MICAH HENDLER: Jerusalem is a place where historically if there is something different about us, let’s fight about it. That’s basically the vibe. And so we and the chorus are trying to create an alternate reality.

I saw that if I created a singing group, I could actually create a community. I could empower them, not only as singers, but to see what that kind of voice led to outside of the singing group and the kind of circle of friends that could happen where none had existed before.


Before just going into the conflict, we start by building an understanding of values. I think the most central value of our dialogue process is that of equality. And we spend actually a good month talking about what is equality?

The chorus is a place of acceptance, is a place where they feel like they can be who they are, and people won’t judge them, where they feel like it’s a place for them to challenge also who they are, and where others will challenge potentially who they are, but still within that cushion of acceptance and growth.

SAMIA NUSTAS: I live in Israel, I’m an Arab, there’s Jewish people, like that’s what I know. But I never talked to them, I never knew them, I never knew their opinion.

After joining this choir it changed my life. It made me know what they think. It made them know what I think.

HILI SALZ: The choir made me learn that I can listen to them. I can always like hear what they want to say. I used to always stand for my opinion and everyone stood for their opinion, everyone thought they were always right. And then like, the process, people started to listen. People started to respect the other, which is so important.


MICAH HENDLER: Everything that we sing has to be on the one hand something that everyone is comfortable singing. So it has to be universal to some degree, but it also needs to mean something. The one song that we sing that has the word peace in it, it's the prayer of St. Francis of Assisi. "Make me an instrument of Thy Peace." But what makes that song so powerful, it’s not just that it’s a gorgeous musical setting, but that the rest of the text essentially says what it means to be an instrument of peace. Peace means spreading love where there is hatred, it means spreading hope where there is despair, it means having faith in times of great crisis.

The most extreme situation that we’ve had over the last three years is obviously the war last summer. Not just what was going on in Gaza, but specifically, what was going on in Jerusalem with violence against teenagers. And that was very, very personal. Both the Israelis who were kidnapped in the West Bank and the Palestinian teen who was murdered in East Jerusalem. Some of the kids in the choir knew them. I had a strong enough structure and a superordinate goal that I could hold the group together structurally. But emotionally they came because they wanted to be there. They came became it was an oasis from all of the insanity and all of the awful physical and emotional violence that was happening around them that this was a place where they really felt at home.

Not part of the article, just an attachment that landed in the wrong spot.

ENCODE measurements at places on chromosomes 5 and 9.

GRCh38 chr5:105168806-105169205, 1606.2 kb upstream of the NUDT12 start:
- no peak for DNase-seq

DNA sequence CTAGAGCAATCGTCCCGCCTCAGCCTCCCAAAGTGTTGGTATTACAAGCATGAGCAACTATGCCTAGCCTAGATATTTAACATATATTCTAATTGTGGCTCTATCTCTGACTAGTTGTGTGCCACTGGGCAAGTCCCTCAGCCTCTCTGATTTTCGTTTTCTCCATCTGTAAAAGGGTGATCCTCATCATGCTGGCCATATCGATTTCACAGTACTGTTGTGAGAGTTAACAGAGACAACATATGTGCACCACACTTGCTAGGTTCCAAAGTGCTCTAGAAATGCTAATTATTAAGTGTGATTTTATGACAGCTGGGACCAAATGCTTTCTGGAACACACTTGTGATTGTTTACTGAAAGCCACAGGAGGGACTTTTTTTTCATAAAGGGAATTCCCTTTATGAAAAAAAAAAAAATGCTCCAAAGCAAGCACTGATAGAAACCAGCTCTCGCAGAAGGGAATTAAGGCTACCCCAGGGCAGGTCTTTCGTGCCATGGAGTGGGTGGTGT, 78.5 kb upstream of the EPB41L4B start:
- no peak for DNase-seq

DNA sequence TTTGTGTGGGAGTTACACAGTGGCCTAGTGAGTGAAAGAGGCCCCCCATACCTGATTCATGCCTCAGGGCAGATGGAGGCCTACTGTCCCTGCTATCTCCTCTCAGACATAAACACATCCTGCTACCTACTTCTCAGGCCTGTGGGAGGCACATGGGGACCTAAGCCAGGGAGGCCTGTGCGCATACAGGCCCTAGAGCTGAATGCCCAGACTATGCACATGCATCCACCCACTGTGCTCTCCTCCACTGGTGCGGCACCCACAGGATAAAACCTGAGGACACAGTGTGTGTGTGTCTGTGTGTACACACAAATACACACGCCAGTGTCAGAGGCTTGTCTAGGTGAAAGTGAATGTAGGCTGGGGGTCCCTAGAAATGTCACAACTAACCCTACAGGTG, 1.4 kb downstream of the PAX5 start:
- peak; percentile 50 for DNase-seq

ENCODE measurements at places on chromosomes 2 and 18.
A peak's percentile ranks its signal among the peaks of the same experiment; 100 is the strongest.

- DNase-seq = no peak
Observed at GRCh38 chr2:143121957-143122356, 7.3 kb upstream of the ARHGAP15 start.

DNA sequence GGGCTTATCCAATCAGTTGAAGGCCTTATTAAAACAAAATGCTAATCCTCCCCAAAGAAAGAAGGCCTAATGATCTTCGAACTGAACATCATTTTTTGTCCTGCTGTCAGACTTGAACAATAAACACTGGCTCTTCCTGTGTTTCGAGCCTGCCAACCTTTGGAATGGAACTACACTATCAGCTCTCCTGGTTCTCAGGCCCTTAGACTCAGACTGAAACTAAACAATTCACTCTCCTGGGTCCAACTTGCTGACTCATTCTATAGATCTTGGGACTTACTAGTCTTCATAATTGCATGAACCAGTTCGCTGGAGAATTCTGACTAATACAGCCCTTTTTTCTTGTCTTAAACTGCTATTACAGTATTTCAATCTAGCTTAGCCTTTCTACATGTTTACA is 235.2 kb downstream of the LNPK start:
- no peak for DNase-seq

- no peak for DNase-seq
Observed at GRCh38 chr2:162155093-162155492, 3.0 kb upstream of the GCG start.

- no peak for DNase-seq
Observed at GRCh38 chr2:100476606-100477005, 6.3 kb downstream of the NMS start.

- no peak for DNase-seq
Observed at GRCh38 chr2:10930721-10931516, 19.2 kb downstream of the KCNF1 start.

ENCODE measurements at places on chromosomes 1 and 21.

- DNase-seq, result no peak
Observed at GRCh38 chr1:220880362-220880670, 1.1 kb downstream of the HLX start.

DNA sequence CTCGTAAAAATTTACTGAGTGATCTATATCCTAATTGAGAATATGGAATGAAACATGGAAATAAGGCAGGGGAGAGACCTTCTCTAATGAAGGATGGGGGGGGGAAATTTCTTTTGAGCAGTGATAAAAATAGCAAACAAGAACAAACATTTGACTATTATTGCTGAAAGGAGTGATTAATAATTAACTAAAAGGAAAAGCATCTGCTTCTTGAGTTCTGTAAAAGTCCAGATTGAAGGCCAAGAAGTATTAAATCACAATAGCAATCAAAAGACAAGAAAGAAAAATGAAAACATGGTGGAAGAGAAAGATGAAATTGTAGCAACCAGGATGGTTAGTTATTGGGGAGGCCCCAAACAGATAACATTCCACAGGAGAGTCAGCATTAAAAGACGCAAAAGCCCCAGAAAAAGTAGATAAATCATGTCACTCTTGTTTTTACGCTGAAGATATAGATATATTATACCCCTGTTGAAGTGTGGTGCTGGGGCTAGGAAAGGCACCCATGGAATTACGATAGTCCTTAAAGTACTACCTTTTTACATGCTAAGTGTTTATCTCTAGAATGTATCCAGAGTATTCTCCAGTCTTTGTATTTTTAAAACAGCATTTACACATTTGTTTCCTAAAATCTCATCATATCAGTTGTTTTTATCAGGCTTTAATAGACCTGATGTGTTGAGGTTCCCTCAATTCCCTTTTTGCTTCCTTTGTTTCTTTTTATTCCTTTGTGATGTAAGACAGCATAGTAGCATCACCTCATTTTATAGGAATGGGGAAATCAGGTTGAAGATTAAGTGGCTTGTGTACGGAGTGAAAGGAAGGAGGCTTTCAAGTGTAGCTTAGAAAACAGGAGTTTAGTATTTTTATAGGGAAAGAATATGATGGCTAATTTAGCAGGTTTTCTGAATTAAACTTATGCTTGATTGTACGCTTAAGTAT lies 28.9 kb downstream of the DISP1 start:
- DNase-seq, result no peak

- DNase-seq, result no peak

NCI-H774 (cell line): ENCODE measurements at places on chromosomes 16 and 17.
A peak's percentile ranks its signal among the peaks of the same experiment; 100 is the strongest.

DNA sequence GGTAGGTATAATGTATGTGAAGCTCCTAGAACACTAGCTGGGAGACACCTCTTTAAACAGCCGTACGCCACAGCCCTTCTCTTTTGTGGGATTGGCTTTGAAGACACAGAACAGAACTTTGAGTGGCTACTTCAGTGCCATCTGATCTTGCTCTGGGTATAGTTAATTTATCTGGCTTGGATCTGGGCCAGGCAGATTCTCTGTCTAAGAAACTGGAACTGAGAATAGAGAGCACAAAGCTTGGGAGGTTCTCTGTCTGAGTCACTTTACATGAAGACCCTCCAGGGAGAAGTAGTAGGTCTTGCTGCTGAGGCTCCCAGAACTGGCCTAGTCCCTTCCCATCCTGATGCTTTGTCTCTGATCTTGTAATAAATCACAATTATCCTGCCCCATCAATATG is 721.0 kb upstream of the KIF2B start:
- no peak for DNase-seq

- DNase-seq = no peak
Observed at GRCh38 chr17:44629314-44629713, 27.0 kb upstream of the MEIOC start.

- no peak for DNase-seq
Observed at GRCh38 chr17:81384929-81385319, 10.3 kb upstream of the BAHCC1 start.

The most amazing musical thing that we’ve done as a group in the three years that we’ve existed as a group is the original composition. Thirty Israeli and Palestinian high school students who do not share a musical language, do not share a verbal language, do not share political beliefs, religious beliefs, come from the same socioeconomic backgrounds, literally should have virtually nothing in common, somehow found a way to write a piece of music together that is very meaningful, that is both personal and group. And musically it’s very, very original and eclectic, and takes everything like hip hop style sampling, to Arabic Mawal, like vocal improvisation, to jazz saxophone to chant, and really everything in between. And it was written by the chorus members themselves collaboratively through a dialogue process.

ZOEY TABAK: I just really learned that arguing is really pointless and it can go on for ages. I think you just really have to focus and put things behind you as people. Let certain things go and just try to work towards a better future.

Jerusalem Youth Chorus

This Israeli-Palestinian ensemble of high school singers of the Jerusalem International YMCA believes in “transcending conflict through song.” “Jerusalem is a place historically if there is something different about us, let’s fight about it. That’s basically the vibe. And so we and the chorus are trying to create an alternate reality,” says Micah Hendler, who founded the YMCA Jerusalem Youth Chorus.